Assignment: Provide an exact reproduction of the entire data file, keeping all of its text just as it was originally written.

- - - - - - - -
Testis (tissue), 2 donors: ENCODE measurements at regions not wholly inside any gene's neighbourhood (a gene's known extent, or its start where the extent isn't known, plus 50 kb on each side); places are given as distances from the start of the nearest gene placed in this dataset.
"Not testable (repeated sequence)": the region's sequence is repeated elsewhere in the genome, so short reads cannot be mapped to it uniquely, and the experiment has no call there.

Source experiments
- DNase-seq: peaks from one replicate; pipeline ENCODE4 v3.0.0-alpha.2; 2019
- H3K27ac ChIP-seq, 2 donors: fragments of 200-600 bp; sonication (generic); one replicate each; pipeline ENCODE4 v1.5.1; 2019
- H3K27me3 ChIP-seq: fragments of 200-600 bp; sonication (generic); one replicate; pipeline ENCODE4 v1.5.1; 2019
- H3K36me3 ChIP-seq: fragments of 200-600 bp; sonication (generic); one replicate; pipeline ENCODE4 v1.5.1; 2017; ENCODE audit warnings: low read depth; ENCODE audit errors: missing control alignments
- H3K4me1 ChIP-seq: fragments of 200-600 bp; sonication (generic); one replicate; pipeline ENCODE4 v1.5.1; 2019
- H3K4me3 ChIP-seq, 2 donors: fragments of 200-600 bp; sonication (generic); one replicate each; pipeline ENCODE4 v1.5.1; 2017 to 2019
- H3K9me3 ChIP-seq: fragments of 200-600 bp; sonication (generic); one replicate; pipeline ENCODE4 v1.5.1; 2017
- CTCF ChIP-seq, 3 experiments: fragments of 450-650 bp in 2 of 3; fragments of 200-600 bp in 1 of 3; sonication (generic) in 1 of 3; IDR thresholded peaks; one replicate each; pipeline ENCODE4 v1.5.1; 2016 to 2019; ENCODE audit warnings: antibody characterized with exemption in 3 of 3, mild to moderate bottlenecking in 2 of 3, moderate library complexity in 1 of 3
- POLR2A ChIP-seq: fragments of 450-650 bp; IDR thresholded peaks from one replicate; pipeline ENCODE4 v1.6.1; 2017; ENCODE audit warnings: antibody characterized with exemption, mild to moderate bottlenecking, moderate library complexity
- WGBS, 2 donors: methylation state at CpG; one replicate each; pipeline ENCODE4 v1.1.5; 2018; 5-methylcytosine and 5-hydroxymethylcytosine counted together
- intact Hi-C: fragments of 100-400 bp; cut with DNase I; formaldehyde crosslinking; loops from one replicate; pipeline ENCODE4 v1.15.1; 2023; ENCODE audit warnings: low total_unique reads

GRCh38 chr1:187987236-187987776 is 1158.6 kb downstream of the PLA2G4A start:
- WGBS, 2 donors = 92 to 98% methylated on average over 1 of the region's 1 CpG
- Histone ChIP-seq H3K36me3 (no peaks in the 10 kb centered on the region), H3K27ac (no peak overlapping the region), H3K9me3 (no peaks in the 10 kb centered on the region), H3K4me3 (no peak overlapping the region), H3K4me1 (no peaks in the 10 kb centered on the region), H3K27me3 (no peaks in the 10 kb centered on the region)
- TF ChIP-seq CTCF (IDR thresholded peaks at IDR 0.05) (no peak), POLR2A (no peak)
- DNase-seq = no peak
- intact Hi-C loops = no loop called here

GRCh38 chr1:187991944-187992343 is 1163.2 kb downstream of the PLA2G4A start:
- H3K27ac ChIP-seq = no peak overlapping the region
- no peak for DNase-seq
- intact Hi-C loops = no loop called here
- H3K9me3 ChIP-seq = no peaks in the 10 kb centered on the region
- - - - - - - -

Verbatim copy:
Testis (tissue), 2 donors: ENCODE measurements at regions not wholly inside any gene's neighbourhood (a gene's known extent, or its start where the extent isn't known, plus 50 kb on each side); places are given as distances from the start of the nearest gene placed in this dataset.
"Not testable (repeated sequence)": the region's sequence is repeated elsewhere in the genome, so short reads cannot be mapped to it uniquely, and the experiment has no call there.

Source experiments
- DNase-seq: peaks from one replicate; pipeline ENCODE4 v3.0.0-alpha.2; 2019
- H3K27ac ChIP-seq, 2 donors: fragments of 200-600 bp; sonication (generic); one replicate each; pipeline ENCODE4 v1.5.1; 2019
- H3K27me3 ChIP-seq: fragments of 200-600 bp; sonication (generic); one replicate; pipeline ENCODE4 v1.5.1; 2019
- H3K36me3 ChIP-seq: fragments of 200-600 bp; sonication (generic); one replicate; pipeline ENCODE4 v1.5.1; 2017; ENCODE audit warnings: low read depth; ENCODE audit errors: missing control alignments
- H3K4me1 ChIP-seq: fragments of 200-600 bp; sonication (generic); one replicate; pipeline ENCODE4 v1.5.1; 2019
- H3K4me3 ChIP-seq, 2 donors: fragments of 200-600 bp; sonication (generic); one replicate each; pipeline ENCODE4 v1.5.1; 2017 to 2019
- H3K9me3 ChIP-seq: fragments of 200-600 bp; sonication (generic); one replicate; pipeline ENCODE4 v1.5.1; 2017
- CTCF ChIP-seq, 3 experiments: fragments of 450-650 bp in 2 of 3; fragments of 200-600 bp in 1 of 3; sonication (generic) in 1 of 3; IDR thresholded peaks; one replicate each; pipeline ENCODE4 v1.5.1; 2016 to 2019; ENCODE audit warnings: antibody characterized with exemption in 3 of 3, mild to moderate bottlenecking in 2 of 3, moderate library complexity in 1 of 3
- POLR2A ChIP-seq: fragments of 450-650 bp; IDR thresholded peaks from one replicate; pipeline ENCODE4 v1.6.1; 2017; ENCODE audit warnings: antibody characterized with exemption, mild to moderate bottlenecking, moderate library complexity
- WGBS, 2 donors: methylation state at CpG; one replicate each; pipeline ENCODE4 v1.1.5; 2018; 5-methylcytosine and 5-hydroxymethylcytosine counted together
- intact Hi-C: fragments of 100-400 bp; cut with DNase I; formaldehyde crosslinking; loops from one replicate; pipeline ENCODE4 v1.15.1; 2023; ENCODE audit warnings: low total_unique reads

GRCh38 chr1:187987236-187987776 is 1158.6 kb downstream of the PLA2G4A start:
- WGBS, 2 donors = 92 to 98% methylated on average over 1 of the region's 1 CpG
- Histone ChIP-seq H3K36me3 (no peaks in the 10 kb centered on the region), H3K27ac (no peak overlapping the region), H3K9me3 (no peaks in the 10 kb centered on the region), H3K4me3 (no peak overlapping the region), H3K4me1 (no peaks in the 10 kb centered on the region), H3K27me3 (no peaks in the 10 kb centered on the region)
- TF ChIP-seq CTCF (IDR thresholded peaks at IDR 0.05) (no peak), POLR2A (no peak)
- DNase-seq = no peak
- intact Hi-C loops = no loop called here

GRCh38 chr1:187991944-187992343 is 1163.2 kb downstream of the PLA2G4A start:
- H3K27ac ChIP-seq = no peak overlapping the region
- no peak for DNase-seq
- intact Hi-C loops = no loop called here
- H3K9me3 ChIP-seq = no peaks in the 10 kb centered on the region